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Protect Against Falls or Pay Up

Worker safety is simply a priority for us at Construction Citizen just like it should be for any company doing construction around the world.  Apparent safety violations were a big part of the recent problems that turned into a huge embarrassment for several companies involved in student housing construction at the University of Texas at Austin.  The “race to the bottom in construction”, as it's been called, nearly always involves companies that have total disregard for worker safety.  It's part of a culture in which it's also routine to deny workers their overtime pay as well as misclassify them specifically to avoid paying taxes.

Now comes news that OSHA dropped the hammer on a construction company in Oregon that wasn't protecting its workers from falls.  Perhaps more importantly, the government seems to be getting more aggressive about taking preventative steps to ensure worker safety.  The Occupational Safety and Health Administration fined the company in this case, Munoz Construction, $70,000.  That's the maximum for any single violation and it was imposed because OSHA considered that Munoz knowingly allowed safety to be ignored.  The online publication Oregon Live quoted OSHA administrator Michael Wood who stated:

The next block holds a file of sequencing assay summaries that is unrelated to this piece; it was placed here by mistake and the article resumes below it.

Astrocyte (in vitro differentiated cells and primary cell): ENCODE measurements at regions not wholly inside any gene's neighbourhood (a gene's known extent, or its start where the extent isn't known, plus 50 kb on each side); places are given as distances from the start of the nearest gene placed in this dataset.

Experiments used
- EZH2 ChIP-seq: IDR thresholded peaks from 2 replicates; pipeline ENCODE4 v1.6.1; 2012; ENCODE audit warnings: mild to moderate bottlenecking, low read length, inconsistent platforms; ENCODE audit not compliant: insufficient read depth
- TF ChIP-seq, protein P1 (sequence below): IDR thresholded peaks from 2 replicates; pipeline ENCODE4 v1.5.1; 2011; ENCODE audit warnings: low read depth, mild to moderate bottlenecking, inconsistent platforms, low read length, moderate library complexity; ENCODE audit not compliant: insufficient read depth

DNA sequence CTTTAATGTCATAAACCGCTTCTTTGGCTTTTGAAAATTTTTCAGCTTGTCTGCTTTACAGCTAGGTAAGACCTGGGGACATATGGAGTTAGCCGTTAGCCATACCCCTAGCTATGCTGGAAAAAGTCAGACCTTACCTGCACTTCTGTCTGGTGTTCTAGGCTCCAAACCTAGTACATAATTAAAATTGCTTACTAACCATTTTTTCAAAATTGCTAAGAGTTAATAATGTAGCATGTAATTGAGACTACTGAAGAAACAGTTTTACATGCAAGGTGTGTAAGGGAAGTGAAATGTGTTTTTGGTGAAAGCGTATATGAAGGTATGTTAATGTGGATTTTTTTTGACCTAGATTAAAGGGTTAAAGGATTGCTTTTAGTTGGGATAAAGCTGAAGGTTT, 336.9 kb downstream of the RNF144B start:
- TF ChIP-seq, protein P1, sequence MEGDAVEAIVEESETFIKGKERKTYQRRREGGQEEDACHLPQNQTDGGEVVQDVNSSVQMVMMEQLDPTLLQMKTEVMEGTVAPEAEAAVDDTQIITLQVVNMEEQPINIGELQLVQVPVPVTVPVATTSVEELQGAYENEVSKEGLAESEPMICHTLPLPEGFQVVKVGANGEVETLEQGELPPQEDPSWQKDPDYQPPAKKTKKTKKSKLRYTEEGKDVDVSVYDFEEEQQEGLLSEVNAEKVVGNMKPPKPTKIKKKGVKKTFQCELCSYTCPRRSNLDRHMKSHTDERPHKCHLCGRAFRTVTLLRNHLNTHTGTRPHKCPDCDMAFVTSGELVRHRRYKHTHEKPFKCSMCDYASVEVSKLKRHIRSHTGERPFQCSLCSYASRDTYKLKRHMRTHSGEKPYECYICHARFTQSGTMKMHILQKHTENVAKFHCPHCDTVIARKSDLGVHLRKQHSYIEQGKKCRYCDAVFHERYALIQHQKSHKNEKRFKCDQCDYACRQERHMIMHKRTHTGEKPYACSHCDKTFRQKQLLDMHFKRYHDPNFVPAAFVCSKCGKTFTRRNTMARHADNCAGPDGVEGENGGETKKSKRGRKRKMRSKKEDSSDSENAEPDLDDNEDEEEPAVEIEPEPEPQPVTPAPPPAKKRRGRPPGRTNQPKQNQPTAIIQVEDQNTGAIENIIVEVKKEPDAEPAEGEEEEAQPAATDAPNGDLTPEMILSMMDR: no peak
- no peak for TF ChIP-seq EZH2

“Falling is what kills people in the construction industry.  For that reason, we – and frankly I think most jurisdictions around the country – put an emphasis on it, as do the best employers.  In this case, it was clear from the record that the employer had consciously and knowingly decided that it wasn’t necessary to follow the rules.”

More from Oregon Live:

“Owner Juan Munoz appealed the citation but later accepted it following an informal conference with OSHA officials, according to an October 2nd press release.  Munoz did not return a call for comment.

“An OSHA inspector issued the citation February 27 at a Portland apartment complex.  While driving, the inspector noticed construction work being done and observed two employees working on a second-story roof without protection.

“‘He stated the roof was fairly flat and his employees were comfortable working without fall protection,’ the inspector wrote in OSHA records obtained by the Forest Grove Leader.  ‘Fall protection was available in the company trailer and was installed before I left the job site.’

“To protect employees from falls, employers can use such protection methods as guardrails, catch platforms or personal fall arrest systems.

“OSHA rules state that employers must protect employees from falling while working at height levels of 10 feet or more.  First-time violation penalties range from $400 to $1,000 for small companies and increase with each repeat violation.”

Have you seen examples of the government getting tougher on safety violations? Let us know what's happening in the comments section or use our anonymous tip line to report safety violations we need to know about.

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